Since the launch of the European Space Agency (ESA) satellite ERS-1 in 1991 and the joint NASA/CNES mission TOPEX/Poseidon (T/P) in 1992, two main data sets of continuous satellite altimeter measurements became available for sea level studies. The ERS-1 has been continued by ERS-2 in 1995 and Envisat in 2002. In December 2001 the T/P follow-on mission, Jason-1, has been launched, while TOPEX/Poseidon remained fully operational until January 2006, although in a different orbit since August 2002. In spite of the enormous advances in ERS data improvement, particularly in the accuracy of the radial orbit, it is recognised that the TOPEX/Poseidon mission revolutionised sea level research, providing sea surface height (SSH) measurements with an unprecedented accuracy, overall better than 5 cm for a single pass and better than 2 cm at the global scale, . This improved performance with respect to the ERS missions is mainly due to the higher orbital accuracy and better modelling of the ionospheric correction from the dual-frequency measurements.
Compared to tide gauge measurements satellite altimetry has the advantage of providing nearly global and repetitive measurements of the sea surface height relative to a well defined geocentric reference system. The ESA missions cover the ocean every 35 days (except for the periods corresponding to ERS-1 ice and geodetic phases) within the latitude band -81°.5 ≤ φ ≤ 81°.5; T/P and Jason-1 cover the ocean approximately every 10 days within the latitude band -66° ≤ φ ≤ 66°.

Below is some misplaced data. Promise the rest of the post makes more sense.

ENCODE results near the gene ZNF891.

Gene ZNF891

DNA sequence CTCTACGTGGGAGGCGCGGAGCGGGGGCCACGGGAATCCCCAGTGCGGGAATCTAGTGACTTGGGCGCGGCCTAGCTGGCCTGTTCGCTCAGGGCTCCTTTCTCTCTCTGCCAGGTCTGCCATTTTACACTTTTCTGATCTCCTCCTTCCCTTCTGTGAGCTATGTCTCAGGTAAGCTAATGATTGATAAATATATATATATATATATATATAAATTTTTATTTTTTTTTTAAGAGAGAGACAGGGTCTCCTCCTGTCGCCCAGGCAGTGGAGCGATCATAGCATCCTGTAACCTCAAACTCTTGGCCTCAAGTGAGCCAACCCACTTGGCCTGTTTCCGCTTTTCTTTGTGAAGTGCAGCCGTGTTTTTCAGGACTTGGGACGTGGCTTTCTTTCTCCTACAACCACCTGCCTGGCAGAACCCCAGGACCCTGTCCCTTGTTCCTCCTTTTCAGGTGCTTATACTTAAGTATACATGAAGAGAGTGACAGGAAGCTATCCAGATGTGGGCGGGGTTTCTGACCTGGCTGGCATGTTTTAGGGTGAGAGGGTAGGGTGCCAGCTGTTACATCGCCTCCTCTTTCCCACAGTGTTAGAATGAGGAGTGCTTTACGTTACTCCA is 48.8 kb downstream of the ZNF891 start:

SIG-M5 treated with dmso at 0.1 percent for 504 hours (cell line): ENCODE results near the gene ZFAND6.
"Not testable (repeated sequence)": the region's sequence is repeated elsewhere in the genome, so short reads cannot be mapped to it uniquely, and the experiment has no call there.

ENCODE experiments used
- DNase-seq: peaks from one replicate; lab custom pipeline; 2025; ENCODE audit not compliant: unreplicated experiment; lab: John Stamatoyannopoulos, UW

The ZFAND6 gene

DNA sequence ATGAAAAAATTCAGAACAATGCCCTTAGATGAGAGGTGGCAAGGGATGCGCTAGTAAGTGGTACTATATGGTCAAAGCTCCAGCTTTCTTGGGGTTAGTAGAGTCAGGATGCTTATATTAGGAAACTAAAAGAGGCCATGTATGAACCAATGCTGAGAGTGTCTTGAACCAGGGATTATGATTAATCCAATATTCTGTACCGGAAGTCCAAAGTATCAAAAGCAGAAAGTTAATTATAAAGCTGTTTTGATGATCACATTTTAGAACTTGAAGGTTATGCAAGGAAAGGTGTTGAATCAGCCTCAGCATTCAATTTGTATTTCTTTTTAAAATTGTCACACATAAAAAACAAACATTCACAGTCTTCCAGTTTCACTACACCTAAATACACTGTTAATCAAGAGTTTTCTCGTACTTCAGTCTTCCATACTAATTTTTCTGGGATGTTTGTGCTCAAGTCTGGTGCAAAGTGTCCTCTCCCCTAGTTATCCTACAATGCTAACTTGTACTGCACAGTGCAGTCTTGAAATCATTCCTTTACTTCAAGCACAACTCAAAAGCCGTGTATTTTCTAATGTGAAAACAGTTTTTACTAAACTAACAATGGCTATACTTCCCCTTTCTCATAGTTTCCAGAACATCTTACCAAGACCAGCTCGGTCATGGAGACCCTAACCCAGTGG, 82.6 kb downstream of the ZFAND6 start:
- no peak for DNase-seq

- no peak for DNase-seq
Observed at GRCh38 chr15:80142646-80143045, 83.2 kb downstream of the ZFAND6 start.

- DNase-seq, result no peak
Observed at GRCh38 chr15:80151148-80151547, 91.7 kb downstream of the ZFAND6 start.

While tide gauge and satellite altimetry are in essence independent data sets, the calibration of altimeter data using tide gauge measurements has helped to discover various problems in the measurements, both of instrumental and processing nature. As a consequence, the various altimeter data sets, including T/P, have undergone a continuous improvement over time. According to , with the current set of corrections to T/P data, the tide gauge calibration for T/P is nearly “flat”, and it is no longer considered necessary to apply any tide gauge calibration to altimeter data for sea level studies.
The first estimates of sea level trends using satellite altimetry were made using data from the Seasat and Geosat missions, [3,4]. The use of ERS data for studies of global sea level change was discussed for example by [5-7]. Recent studies of global sea level change use the high quality T/P data or merged multi-mission altimetry data, for example, [8-11] and . A review study on sea level change, its observations and causes is presented in . Regional estimates of sea level change are also crucial to understand the factors driving sea level at the basin scale, [13-17], spatial effects and the relation between meteorological and oceanographic factors. They also give insight into regional dependences of instrument behaviour and geophysical corrections.